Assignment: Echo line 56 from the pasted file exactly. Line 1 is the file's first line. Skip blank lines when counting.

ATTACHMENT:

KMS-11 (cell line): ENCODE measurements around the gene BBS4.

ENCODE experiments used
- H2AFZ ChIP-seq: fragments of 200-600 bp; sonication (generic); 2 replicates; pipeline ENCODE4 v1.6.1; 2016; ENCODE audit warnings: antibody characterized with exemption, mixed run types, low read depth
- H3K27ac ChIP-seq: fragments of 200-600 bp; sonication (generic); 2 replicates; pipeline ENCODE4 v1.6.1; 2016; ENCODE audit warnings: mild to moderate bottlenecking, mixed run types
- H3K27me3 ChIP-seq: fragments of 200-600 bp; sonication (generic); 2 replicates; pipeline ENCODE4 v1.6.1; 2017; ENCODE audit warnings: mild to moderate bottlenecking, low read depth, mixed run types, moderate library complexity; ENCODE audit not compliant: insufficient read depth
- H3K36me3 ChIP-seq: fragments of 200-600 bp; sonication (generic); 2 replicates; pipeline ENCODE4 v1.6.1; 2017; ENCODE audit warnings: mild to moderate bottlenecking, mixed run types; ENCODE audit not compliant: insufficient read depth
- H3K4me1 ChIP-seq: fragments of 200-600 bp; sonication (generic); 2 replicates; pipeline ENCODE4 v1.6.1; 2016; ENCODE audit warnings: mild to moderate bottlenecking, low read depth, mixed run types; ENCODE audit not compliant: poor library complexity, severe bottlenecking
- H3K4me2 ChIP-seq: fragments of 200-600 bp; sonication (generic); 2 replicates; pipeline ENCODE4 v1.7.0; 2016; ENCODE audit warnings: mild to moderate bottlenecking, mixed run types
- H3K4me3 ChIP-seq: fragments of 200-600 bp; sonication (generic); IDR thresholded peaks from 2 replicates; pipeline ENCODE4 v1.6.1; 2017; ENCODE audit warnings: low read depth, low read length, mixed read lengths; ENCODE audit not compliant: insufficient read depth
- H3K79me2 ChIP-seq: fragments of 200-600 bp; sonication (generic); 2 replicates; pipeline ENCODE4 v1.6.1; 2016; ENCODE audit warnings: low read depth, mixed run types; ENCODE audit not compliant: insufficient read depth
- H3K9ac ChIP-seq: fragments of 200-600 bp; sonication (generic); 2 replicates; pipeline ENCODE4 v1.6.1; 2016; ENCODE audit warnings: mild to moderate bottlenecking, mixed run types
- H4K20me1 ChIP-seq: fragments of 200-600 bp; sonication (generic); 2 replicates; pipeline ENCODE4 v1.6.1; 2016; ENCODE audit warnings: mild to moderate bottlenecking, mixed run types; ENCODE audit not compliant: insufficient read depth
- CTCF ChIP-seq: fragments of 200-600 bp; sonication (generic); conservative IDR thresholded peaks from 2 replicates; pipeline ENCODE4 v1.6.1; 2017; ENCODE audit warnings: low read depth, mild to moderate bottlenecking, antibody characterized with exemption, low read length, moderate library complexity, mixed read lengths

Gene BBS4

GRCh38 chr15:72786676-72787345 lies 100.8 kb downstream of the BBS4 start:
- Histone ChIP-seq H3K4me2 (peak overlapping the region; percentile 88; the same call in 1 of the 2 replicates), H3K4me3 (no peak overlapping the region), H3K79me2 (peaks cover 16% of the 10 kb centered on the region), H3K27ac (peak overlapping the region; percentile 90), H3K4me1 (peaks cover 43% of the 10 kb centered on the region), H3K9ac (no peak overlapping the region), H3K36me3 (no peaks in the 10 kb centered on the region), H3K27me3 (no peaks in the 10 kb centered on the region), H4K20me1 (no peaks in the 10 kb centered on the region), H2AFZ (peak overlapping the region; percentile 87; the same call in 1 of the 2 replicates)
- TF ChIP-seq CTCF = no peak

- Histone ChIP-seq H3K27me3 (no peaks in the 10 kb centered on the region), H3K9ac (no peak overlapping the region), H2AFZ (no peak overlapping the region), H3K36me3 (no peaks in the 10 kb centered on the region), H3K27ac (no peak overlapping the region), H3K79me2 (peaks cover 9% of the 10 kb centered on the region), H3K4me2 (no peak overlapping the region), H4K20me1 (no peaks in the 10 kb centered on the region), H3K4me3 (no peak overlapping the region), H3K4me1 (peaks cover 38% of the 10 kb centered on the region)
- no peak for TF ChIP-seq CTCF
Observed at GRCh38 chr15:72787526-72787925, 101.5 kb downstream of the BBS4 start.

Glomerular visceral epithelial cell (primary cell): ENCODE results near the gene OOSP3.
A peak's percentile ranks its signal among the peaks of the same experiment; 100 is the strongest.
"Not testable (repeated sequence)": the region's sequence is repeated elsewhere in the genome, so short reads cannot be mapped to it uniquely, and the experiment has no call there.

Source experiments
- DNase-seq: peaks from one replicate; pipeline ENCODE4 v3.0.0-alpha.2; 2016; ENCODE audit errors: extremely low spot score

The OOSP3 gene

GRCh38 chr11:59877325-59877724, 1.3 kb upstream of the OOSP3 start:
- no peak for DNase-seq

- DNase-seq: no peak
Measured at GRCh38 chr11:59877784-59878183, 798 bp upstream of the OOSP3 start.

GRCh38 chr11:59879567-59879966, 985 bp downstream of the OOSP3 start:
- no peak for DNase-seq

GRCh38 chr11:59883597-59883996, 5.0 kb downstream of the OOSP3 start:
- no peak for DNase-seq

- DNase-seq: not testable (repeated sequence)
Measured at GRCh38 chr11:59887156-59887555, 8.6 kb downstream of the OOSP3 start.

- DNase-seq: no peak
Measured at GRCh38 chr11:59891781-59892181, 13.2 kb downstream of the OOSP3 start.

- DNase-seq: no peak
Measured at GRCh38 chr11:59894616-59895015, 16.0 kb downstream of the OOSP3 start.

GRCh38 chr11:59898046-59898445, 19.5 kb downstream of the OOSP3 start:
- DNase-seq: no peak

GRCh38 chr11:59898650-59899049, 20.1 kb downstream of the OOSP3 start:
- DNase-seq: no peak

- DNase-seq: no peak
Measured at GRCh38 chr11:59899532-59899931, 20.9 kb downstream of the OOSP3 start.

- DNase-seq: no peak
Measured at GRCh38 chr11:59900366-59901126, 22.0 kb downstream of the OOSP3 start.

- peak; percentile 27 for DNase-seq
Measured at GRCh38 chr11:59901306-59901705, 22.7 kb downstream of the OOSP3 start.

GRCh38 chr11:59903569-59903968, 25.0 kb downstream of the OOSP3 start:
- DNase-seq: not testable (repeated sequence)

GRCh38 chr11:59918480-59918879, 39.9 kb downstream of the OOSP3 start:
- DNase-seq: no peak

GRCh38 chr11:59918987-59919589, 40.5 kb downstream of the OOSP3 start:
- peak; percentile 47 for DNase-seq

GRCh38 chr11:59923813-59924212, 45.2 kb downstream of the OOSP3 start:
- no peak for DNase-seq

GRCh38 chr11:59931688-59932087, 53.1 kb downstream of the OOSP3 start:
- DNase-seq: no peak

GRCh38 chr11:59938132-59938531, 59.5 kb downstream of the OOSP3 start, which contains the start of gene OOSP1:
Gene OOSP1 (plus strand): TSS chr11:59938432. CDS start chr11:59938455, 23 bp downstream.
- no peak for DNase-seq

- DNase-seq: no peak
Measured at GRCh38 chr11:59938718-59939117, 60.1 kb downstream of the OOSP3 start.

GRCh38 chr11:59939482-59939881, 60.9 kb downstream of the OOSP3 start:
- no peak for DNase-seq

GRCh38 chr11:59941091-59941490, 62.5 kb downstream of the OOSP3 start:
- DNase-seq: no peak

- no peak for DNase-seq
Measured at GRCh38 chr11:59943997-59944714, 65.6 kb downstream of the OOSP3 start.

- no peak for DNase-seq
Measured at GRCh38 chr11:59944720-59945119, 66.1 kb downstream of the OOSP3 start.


- peak; percentile 47 for DNase-seq